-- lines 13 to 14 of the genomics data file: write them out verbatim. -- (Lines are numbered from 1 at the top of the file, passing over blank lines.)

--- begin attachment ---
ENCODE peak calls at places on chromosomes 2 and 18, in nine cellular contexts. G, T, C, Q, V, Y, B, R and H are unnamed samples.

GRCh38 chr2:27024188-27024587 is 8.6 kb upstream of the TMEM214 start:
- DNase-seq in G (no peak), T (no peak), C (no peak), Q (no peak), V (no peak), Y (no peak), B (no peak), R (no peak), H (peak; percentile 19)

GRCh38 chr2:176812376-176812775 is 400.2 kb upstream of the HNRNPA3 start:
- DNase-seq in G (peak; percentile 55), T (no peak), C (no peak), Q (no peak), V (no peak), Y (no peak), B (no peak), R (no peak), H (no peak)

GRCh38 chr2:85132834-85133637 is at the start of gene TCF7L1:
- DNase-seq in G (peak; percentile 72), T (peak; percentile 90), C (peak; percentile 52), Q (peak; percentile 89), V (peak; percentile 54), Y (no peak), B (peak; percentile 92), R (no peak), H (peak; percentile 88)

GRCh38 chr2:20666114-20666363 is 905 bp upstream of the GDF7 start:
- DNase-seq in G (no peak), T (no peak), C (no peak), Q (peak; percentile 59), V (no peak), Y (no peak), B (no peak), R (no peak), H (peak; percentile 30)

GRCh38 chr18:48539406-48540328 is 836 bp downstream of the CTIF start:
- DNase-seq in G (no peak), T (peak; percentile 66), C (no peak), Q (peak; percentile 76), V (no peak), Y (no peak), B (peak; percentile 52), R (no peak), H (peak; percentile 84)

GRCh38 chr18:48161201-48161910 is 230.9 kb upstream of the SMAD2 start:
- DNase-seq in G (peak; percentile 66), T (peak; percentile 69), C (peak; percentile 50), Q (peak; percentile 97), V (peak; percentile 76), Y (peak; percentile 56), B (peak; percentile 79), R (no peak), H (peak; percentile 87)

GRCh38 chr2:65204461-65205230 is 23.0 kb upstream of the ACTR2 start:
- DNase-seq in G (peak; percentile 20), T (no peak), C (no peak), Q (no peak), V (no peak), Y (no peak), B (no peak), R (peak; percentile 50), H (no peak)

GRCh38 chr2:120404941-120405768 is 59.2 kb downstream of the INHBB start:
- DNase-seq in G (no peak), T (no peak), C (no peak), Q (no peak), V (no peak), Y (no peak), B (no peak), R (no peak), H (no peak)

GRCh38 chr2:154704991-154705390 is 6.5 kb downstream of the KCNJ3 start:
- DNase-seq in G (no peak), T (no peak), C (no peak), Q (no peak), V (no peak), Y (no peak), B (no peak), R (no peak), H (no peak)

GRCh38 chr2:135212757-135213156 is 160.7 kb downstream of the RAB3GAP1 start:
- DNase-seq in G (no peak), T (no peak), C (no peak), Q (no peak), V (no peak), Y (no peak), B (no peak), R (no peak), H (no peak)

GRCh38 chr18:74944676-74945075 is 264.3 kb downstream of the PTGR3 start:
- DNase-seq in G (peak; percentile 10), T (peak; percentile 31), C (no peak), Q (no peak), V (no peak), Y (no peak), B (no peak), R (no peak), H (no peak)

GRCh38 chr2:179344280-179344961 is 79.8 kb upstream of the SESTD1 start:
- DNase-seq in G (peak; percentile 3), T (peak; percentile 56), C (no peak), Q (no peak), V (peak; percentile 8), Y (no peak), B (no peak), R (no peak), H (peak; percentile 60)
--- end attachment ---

- DNase-seq in G (peak; percentile 66), T (peak; percentile 69), C (peak; percentile 50), Q (peak; percentile 97), V (peak; percentile 76), Y (peak; percentile 56), B (peak; percentile 79), R (no peak), H (peak; percentile 87)

GRCh38 chr2:65204461-65205230 is 23.0 kb upstream of the ACTR2 start: